Giving Compass’ Take:
• Rachelle Dene Poth at Getting Smart discusses the importance of metacognition in education as it enables students to develop reflective practices and prepare for the future.
• How can schools prepare students for their future? What life skills should schools teach students before graduation? How can schools support students in the future?
An important part of learning and teaching is the art of reflection. As teachers, we need to be reflective in our practice so that we can continue to grow, be prepared to meet our students’ needs, and evaluate our own skills and growth. It is important that we model this same practice for our students so that they can develop their own reflective practices and build skills of metacognition in preparation for their future. Metacognition enables students to reflect on who they are, what they know, what they want to know, and how they can get to that point. I’m not an expert but this is a topic that I’ve become more interested in so I started to look into multiple resources to learn more.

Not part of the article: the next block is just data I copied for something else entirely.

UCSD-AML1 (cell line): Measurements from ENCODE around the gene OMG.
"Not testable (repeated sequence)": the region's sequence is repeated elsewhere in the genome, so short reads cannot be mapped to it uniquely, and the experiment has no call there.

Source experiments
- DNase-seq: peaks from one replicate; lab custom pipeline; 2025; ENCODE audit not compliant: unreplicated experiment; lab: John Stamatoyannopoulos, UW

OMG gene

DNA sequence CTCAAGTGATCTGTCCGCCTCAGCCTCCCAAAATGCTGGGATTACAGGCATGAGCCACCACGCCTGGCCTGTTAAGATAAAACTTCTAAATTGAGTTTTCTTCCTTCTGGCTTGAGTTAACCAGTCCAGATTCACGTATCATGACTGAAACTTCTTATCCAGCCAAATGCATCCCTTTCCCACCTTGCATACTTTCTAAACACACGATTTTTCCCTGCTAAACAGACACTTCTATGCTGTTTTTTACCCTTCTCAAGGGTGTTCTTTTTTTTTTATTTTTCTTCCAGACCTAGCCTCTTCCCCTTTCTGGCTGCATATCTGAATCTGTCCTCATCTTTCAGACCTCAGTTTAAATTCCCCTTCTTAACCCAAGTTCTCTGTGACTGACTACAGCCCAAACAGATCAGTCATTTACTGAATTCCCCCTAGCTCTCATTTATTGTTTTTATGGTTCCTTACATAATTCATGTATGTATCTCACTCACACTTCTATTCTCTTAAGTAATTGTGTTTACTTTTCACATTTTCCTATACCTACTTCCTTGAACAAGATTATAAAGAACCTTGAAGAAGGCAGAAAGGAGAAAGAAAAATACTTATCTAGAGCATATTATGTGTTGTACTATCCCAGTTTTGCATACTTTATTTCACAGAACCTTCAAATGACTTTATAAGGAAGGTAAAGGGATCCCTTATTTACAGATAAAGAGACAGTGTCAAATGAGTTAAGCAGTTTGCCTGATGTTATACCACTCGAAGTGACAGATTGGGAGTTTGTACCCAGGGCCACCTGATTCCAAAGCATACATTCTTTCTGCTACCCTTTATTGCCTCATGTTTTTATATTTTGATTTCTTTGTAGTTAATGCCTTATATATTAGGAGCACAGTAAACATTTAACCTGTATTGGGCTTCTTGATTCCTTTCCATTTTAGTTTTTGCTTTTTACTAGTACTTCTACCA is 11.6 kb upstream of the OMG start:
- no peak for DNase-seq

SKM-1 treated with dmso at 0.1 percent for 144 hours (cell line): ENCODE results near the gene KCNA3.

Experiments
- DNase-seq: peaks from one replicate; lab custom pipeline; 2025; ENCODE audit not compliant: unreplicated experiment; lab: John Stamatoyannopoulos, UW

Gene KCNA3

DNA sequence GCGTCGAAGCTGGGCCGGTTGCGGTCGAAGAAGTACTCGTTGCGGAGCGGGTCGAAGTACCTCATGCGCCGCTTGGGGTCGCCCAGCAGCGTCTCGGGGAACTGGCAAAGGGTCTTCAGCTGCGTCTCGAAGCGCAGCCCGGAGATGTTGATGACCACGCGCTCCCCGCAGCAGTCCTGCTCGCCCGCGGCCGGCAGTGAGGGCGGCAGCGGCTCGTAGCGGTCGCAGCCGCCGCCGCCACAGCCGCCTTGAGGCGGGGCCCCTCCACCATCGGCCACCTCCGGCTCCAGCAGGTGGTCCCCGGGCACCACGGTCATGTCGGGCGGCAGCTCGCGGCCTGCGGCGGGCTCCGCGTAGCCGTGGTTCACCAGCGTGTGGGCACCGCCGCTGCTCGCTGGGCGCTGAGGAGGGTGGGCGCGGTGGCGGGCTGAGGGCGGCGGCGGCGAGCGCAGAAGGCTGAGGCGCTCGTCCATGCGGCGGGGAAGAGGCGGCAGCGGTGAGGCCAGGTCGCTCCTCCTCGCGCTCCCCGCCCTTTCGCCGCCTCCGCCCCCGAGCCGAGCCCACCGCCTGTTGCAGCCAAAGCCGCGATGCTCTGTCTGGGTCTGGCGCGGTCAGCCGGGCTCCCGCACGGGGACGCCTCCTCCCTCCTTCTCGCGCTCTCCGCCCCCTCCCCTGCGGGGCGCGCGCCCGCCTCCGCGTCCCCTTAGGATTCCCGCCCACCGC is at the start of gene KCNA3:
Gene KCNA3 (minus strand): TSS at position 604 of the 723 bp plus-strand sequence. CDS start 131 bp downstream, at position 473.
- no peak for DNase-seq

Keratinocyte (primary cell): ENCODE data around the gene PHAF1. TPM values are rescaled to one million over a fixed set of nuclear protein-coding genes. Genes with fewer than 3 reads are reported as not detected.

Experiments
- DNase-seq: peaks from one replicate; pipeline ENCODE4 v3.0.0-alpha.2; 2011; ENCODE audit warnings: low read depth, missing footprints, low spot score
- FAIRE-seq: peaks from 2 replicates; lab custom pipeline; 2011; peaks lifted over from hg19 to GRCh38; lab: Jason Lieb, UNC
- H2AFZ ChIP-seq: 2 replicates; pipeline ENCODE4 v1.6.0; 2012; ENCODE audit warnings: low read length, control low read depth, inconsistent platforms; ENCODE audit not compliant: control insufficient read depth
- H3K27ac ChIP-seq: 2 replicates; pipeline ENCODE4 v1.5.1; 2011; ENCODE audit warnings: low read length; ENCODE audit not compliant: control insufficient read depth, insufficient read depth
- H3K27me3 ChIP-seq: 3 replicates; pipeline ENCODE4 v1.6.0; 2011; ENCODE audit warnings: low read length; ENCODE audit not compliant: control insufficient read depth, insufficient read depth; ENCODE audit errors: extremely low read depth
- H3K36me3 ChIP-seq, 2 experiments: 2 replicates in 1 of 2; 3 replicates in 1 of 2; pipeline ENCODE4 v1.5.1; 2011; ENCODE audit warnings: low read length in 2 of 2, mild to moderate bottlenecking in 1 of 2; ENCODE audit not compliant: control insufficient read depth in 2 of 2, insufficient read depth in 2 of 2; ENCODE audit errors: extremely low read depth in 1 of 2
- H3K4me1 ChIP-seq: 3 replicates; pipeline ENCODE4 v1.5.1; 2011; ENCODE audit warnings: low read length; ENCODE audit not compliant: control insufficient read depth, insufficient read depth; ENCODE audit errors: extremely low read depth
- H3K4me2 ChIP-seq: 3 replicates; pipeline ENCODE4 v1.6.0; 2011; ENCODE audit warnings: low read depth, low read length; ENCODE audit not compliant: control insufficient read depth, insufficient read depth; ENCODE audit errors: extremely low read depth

What is metacognition?
Metacognition, a term that was first defined by John H. Flavell in 1979, is basically thinking about thinking. With metacognition, we become aware of our own learning experiences and the activities we involve ourselves in our paths toward personal and professional growth. We are better able to understand ourselves in the whole process of learning and can develop skills to think about, connect with, and evaluate our learning and interactions each day. But how and why is metacognition important in education?
It has been identified as an essential skill for learner success. Therefore, do we need to design specific lessons focused on metacognition for use in our classrooms each day? And if so, how can we make this happen?
Read the full article about metacognition by Rachelle Dene Poth at Getting Smart.